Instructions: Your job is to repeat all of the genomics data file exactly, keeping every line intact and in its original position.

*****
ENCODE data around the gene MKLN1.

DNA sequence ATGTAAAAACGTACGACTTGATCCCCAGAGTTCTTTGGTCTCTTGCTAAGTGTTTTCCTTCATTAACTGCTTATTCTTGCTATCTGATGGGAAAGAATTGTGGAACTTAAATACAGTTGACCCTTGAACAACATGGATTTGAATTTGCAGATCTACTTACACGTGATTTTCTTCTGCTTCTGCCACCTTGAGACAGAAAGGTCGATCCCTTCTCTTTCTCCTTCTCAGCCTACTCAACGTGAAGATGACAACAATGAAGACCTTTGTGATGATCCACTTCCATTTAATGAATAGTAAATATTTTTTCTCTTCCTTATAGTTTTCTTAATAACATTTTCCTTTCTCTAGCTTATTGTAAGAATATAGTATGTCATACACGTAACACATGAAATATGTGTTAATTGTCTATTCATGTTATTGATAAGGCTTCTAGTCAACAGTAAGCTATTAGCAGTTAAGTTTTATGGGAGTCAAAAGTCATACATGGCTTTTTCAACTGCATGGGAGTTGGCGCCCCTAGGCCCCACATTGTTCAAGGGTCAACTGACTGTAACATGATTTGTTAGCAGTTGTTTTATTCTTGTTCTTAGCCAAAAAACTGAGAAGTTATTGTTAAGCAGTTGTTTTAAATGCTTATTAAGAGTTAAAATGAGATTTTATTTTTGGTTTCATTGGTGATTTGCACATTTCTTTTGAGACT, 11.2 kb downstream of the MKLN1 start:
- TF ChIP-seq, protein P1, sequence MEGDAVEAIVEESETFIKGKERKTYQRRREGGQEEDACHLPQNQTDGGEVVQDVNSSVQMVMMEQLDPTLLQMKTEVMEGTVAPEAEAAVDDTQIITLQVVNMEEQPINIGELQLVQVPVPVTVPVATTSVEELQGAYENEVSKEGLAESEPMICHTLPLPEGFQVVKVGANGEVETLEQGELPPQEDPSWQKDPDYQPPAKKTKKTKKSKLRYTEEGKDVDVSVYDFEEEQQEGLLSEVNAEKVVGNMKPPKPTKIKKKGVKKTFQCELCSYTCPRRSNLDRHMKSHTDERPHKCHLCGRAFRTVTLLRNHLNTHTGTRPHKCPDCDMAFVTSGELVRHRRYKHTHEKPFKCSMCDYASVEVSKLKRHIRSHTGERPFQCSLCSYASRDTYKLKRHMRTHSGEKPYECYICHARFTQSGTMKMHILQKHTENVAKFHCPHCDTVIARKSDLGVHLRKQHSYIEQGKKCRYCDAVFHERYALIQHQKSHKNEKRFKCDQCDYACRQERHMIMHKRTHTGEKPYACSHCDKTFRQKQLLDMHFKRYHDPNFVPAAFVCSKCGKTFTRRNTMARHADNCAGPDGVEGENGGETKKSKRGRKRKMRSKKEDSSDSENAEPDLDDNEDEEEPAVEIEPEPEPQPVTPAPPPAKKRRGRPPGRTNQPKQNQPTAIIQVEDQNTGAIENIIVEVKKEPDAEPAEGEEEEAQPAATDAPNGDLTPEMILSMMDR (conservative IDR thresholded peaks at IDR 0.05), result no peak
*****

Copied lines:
ENCODE data around the gene MKLN1.

DNA sequence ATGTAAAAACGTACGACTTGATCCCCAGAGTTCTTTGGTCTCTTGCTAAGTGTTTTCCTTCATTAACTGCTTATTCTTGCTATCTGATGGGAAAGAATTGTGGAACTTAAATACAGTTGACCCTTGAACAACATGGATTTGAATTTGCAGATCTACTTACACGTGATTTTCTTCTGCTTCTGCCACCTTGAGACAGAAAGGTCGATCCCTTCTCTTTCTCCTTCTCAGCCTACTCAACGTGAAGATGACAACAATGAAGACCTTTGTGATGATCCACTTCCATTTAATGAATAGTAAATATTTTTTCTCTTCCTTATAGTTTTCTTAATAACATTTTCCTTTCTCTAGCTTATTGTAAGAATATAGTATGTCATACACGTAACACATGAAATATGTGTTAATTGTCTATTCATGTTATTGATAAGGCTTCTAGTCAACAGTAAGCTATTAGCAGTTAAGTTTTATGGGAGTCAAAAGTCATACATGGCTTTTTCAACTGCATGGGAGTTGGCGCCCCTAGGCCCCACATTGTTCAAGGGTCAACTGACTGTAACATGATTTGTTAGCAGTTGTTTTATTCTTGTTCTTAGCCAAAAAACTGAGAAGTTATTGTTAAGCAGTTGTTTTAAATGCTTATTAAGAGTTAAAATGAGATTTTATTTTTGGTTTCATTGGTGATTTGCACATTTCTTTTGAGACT, 11.2 kb downstream of the MKLN1 start:
- TF ChIP-seq, protein P1, sequence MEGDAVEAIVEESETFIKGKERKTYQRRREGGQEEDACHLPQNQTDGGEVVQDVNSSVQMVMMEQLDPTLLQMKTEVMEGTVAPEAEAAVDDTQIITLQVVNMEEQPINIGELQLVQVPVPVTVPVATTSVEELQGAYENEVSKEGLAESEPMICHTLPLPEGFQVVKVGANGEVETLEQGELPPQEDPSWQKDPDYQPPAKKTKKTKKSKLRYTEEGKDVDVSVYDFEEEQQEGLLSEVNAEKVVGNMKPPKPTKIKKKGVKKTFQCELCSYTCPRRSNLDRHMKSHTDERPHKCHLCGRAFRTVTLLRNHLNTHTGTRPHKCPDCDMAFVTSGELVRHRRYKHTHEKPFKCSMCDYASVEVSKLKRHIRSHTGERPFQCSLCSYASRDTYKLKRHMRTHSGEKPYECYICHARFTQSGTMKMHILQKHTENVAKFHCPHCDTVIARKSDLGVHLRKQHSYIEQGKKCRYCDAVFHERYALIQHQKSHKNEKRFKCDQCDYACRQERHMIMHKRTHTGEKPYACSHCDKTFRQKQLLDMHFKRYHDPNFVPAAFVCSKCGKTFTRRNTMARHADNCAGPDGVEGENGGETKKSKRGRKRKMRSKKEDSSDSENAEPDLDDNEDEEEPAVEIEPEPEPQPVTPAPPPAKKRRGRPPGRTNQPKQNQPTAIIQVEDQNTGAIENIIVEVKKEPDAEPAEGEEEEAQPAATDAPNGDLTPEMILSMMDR (conservative IDR thresholded peaks at IDR 0.05), result no peak